Unknown artist, Mr. Woodward and Mr. Shuter, Two of His Majesty’s Comedians, in the Characters of Capt. Bobadil, and Master Stephen, in the New Reviv’d Comedy Called Every Man in His Own Humour, ca. 1752. Etching and engraving. Graphic Arts Collection British Prints GC106.
During London’s 1751-52 theater season, a revival of Ben Jonson’s renaissance comedy, Every Man In His Humour, was performed at the Theatre-Royal in Drury Lane. The role of Captain Bobadil was played by Henry Woodward (1714-1777). Just over twenty years earlier, Woodward had received his first recognition a few blocks away playing Ben Budge in John Gay’s The Beggar’s Opera.
Specializing in comedy and the character of the Harlequin in particular, Woodward’s stature grew to include leading roles in theaters throughout London. During the 1747-48 season, Thomas Sheridan invited Woodward to perform at the Smock Alley Theatre in Dublin, after which the actor join David Garrick’s company at Drury Lane. At the age of 34, his Romeo was declared a masterpiece of acting.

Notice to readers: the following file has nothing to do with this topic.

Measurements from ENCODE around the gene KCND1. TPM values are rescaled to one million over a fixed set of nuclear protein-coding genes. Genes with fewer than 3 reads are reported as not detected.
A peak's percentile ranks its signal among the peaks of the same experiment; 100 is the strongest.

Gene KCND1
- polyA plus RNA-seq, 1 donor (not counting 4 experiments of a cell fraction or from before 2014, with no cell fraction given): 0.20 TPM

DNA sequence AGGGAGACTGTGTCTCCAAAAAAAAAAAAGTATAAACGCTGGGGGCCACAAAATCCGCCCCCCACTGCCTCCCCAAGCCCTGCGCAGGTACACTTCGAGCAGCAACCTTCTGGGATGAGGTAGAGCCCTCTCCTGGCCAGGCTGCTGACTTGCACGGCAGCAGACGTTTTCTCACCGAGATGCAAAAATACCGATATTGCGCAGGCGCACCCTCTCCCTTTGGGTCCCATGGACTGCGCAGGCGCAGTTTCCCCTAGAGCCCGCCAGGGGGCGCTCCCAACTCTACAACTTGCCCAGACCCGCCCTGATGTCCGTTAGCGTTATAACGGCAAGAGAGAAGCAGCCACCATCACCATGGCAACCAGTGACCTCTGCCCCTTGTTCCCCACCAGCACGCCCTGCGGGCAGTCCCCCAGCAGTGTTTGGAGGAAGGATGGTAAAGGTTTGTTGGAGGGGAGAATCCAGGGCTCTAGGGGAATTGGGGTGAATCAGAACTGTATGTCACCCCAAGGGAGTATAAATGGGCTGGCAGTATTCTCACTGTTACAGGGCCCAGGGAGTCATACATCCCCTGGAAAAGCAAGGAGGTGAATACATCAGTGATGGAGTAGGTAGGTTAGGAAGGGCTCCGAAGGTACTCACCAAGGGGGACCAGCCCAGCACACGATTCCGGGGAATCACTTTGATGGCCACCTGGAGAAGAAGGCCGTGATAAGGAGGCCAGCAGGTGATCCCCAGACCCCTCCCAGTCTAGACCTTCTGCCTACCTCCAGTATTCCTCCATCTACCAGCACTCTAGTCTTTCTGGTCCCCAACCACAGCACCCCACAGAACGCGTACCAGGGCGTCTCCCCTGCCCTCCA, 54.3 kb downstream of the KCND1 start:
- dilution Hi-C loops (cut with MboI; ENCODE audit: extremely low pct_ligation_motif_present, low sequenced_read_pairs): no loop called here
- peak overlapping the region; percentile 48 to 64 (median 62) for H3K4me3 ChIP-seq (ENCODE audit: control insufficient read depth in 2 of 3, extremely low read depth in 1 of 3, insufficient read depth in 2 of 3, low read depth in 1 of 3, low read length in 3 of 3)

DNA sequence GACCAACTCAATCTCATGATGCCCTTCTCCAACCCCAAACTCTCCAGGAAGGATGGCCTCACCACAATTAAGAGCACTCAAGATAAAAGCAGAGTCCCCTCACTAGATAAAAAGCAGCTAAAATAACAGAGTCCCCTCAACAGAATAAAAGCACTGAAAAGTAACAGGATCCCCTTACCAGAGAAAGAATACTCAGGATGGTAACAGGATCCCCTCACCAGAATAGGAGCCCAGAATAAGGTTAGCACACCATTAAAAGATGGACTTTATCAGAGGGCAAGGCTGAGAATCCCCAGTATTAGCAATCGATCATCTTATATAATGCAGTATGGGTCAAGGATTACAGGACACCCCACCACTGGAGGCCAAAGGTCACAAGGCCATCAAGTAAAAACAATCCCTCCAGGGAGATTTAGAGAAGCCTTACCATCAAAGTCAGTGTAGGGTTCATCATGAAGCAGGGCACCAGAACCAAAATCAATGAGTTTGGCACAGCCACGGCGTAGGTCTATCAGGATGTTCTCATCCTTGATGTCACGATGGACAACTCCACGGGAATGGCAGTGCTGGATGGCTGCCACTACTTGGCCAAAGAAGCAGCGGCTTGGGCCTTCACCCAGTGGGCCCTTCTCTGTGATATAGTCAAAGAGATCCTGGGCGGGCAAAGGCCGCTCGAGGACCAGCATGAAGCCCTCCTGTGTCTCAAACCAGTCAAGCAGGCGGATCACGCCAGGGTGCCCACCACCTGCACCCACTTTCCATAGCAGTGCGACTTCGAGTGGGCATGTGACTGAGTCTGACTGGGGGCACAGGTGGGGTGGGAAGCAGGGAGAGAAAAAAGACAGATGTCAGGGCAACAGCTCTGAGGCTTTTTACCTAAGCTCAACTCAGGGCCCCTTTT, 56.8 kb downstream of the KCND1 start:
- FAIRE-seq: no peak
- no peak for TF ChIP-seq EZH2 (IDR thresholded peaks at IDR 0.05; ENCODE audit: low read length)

“Woodward now added to his repertory in quick succession Ananias (1749-50), Face (1752-3), and Subtle (1755-6) in The Alchemist and Sir John Daw in Epicoene; but it was as Bobadil in Every Man in his Humour (1751-2) that he again struck gold, the seedy, down-at-heel braggart with the expansive imagination calling on all his expertise in low comedy, his verbal brilliance, and his capacity for subtlety of characterization in roles that might easily invite mannerism or caricature.” - Oxford Dictionary of National Biography
Ben Jonson (1573?-1637), Every Man in His Humour. A Comedy. Written by Ben Jonson. With alterations and additions. As it is perform’d at the Theatre-Royal in Drury-Lane (London: J. and R. Tonson and S. Draper, 1752). Rare Books (Ex) 3806.351